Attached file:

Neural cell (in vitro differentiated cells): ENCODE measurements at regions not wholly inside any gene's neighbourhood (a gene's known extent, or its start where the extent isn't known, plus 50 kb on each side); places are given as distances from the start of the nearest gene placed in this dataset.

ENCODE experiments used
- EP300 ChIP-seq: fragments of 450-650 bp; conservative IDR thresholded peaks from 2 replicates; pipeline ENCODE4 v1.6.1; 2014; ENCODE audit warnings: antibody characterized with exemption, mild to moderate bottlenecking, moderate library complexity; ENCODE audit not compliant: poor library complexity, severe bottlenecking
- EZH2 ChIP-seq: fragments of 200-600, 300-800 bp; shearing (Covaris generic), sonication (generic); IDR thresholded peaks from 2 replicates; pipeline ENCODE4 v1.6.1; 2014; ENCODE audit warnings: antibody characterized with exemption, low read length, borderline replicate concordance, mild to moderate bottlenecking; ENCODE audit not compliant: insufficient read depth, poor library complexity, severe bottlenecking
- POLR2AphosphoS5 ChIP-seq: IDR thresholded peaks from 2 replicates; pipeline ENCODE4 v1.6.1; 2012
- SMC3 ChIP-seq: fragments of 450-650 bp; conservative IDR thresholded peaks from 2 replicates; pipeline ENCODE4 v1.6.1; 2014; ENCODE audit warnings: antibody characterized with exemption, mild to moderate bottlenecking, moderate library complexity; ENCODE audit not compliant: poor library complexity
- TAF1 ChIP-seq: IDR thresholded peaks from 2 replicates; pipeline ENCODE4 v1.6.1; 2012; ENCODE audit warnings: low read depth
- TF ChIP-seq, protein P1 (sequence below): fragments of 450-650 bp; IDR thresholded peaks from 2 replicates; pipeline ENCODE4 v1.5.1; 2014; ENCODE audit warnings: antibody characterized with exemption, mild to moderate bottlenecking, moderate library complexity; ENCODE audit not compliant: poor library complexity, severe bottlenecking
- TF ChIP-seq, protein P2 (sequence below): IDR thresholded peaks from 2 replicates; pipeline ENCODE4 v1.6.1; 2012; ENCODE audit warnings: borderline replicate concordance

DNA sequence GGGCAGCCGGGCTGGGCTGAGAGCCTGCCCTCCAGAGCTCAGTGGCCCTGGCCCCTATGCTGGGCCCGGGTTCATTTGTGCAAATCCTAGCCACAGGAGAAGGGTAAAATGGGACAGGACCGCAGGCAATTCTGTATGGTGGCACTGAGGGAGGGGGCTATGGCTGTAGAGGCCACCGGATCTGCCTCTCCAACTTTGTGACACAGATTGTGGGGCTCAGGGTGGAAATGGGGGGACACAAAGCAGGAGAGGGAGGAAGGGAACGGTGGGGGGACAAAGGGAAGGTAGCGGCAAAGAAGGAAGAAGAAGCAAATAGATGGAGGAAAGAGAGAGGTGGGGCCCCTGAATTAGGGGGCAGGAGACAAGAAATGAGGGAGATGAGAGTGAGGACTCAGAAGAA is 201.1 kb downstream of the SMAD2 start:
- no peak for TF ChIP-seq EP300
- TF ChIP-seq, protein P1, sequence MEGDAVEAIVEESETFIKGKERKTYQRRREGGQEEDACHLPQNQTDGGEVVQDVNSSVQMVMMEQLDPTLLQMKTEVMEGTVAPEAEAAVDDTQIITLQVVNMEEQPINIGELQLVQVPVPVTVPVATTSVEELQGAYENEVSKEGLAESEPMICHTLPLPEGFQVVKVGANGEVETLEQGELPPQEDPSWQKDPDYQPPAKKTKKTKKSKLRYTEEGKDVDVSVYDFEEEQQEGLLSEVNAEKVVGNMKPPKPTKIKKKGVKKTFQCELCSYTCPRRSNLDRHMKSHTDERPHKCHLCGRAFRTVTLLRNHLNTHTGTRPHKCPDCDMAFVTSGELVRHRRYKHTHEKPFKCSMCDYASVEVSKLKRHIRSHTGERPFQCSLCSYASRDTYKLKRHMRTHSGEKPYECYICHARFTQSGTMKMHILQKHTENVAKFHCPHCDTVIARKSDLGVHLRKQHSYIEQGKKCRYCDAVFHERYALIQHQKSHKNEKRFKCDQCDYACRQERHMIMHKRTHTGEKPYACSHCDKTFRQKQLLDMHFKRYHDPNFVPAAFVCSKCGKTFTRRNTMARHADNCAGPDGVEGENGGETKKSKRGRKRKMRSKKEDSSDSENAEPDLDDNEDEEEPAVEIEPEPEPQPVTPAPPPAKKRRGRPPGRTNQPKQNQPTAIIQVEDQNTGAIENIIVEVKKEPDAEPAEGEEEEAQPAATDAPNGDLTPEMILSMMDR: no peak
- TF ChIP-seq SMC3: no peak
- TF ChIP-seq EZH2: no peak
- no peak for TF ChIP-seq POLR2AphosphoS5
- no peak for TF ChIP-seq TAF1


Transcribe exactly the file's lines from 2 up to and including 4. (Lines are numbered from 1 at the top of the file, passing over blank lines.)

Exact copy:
ENCODE experiments used
- EP300 ChIP-seq: fragments of 450-650 bp; conservative IDR thresholded peaks from 2 replicates; pipeline ENCODE4 v1.6.1; 2014; ENCODE audit warnings: antibody characterized with exemption, mild to moderate bottlenecking, moderate library complexity; ENCODE audit not compliant: poor library complexity, severe bottlenecking
- EZH2 ChIP-seq: fragments of 200-600, 300-800 bp; shearing (Covaris generic), sonication (generic); IDR thresholded peaks from 2 replicates; pipeline ENCODE4 v1.6.1; 2014; ENCODE audit warnings: antibody characterized with exemption, low read length, borderline replicate concordance, mild to moderate bottlenecking; ENCODE audit not compliant: insufficient read depth, poor library complexity, severe bottlenecking